James’s history is filled with instances in which he’s exerted his considerable power in less collaborative ways. There was the time in the 2015 playoffs when he nixed a play called by then-Cleveland coach David Blatt and self-engineered a buzzer-beating win over the Chicago Bulls. That was the same post-season that saw longtime NBA reporter Mark Stein compile a laundry list of James’s chronic insubordination of the soon-to-be-deposed head coach. “LeBron essentially calling timeouts and making substitutions. LeBron openly barking at Blatt after decisions he didn’t like. LeBron huddling frequently with (associate coach Tyronn) Lue and so often looking at anyone other than Blatt.”
There was also the time when James first arrived in Los Angeles and infamously ignored then-coach Luke Walton’s play calls as he brought the ball up the floor as point guard, preferring to call his own schemes. The list goes on. And it’s long enough that James has more than once felt obliged to counter the notion that he’s had a history of undermining bench bosses.
“People get it so misconstrued because I’m a smart basketball player and I’ve voiced my opinion about certain things … but (head coaches) still have the final call,” James has said. “What do you guys want me to do? Turn my brain off because I have a huge basketball IQ? If that’s what they want I’m not going to do it, because I’ve got so much to give to the game.”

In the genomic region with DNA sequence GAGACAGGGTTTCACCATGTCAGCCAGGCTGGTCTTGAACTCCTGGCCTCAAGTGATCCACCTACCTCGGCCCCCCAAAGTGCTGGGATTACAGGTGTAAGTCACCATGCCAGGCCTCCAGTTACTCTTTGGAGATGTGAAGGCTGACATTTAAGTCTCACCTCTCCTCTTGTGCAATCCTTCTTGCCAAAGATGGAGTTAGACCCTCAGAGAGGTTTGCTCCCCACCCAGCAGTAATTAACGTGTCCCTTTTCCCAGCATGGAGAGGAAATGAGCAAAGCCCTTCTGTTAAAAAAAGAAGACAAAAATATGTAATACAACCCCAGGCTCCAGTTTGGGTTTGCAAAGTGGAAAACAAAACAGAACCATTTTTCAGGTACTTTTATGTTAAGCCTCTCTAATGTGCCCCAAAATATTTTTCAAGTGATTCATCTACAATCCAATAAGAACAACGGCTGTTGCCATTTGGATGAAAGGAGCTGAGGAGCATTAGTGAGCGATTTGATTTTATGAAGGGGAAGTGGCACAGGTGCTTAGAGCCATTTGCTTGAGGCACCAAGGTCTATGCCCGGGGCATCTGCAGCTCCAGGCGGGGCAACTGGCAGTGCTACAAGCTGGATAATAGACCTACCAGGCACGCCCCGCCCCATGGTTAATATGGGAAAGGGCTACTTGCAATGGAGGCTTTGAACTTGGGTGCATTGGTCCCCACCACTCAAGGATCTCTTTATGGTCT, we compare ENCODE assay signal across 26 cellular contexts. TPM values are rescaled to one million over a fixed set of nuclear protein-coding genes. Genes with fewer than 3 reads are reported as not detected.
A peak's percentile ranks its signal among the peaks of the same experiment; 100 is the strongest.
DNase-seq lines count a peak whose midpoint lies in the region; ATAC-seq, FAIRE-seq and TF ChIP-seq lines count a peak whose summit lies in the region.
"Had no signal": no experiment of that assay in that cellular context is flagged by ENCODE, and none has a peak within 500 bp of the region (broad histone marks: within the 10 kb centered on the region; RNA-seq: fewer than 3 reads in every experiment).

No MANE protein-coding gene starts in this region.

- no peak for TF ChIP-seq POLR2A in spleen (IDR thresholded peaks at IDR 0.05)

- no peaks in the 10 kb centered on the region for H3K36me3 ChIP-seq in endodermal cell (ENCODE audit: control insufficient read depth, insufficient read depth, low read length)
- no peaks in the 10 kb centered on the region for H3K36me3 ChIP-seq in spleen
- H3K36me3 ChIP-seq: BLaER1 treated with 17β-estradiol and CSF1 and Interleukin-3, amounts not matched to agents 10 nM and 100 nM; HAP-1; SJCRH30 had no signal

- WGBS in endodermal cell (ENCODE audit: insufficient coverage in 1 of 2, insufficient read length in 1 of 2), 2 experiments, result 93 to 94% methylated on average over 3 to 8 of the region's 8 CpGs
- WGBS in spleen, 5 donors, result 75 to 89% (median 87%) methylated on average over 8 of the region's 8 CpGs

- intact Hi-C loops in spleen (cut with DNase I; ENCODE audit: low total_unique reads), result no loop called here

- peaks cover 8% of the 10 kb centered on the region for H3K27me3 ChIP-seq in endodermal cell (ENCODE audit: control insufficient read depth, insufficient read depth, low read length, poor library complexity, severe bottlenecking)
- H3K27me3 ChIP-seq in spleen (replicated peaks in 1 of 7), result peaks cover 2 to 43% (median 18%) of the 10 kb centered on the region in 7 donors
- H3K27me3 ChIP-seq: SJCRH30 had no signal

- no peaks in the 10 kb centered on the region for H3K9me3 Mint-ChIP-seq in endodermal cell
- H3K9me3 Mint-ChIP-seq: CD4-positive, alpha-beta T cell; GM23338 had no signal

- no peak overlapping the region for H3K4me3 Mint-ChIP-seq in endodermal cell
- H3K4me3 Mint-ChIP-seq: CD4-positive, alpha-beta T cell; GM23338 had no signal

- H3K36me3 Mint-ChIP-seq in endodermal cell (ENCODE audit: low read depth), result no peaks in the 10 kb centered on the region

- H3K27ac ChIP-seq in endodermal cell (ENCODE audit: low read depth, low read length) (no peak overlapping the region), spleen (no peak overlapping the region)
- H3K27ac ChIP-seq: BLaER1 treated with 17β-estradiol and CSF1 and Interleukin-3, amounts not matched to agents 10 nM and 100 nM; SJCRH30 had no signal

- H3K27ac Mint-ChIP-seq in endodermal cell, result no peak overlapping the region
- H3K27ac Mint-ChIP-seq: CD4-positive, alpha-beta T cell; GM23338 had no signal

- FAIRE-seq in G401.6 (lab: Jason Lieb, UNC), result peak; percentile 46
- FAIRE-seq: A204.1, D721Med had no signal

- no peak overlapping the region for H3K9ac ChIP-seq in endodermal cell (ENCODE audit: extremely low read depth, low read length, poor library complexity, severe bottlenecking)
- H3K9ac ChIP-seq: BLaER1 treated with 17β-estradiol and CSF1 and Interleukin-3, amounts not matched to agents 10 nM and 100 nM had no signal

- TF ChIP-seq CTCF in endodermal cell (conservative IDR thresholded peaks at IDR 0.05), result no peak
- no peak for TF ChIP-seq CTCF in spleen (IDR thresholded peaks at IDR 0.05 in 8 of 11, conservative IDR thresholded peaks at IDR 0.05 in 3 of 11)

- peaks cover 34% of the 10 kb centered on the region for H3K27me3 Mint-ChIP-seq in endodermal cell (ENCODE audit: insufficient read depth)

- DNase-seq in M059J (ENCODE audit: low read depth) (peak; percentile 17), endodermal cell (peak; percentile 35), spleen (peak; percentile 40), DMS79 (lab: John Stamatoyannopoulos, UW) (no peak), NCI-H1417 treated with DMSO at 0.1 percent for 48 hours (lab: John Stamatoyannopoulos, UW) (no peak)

James isn’t the only NBA player who’s clearly of the belief that coaching, if it’s not technically in their job description, would be in their wheelhouse. When VanVleet was asked Friday who’d be the superior NBA coach, him or Lowry, VanVleet identified himself.
Lowry, said VanVleet, has “his sights on bigger things.” And also: “(Lowry’s) too emotional sometimes.”
To which Lowry, not surprisingly, offered a contrarian view.
“Freddy gets a little crazy. He gets aggressive and angry,” Lowry said. “So yeah, me.”
Not that there’s anything wrong with a passionate back and forth between a couple of huge basketball IQs. After Friday’s victory, when Lowry took the occasion to present Scariolo with the game ball to commemorate the coach’s first NBA win, Scariolo acknowledged the reality of his first experience as a head coach of a team led by a six-time NBA all-star.
“(Lowry is) very active. But at the same time, he’s extremely respectful,” Scariolo said. “I like these kinds of players who are really challenging you in a positive way, making you think, giving you a view from the court which sometimes is different from the view a coach can have from the sideline.”
Even VanVleet had to bow in deference to Lowry’s coach-on-the-floor savvy.
“Obviously his leadership has been a big part of what this organization has become,” VanVleet said of Lowry. “People always think it’s like he’s dictating every play and every coverage, and it’s not always that.”
Not always. But this being the NBA, perhaps more than occasionally.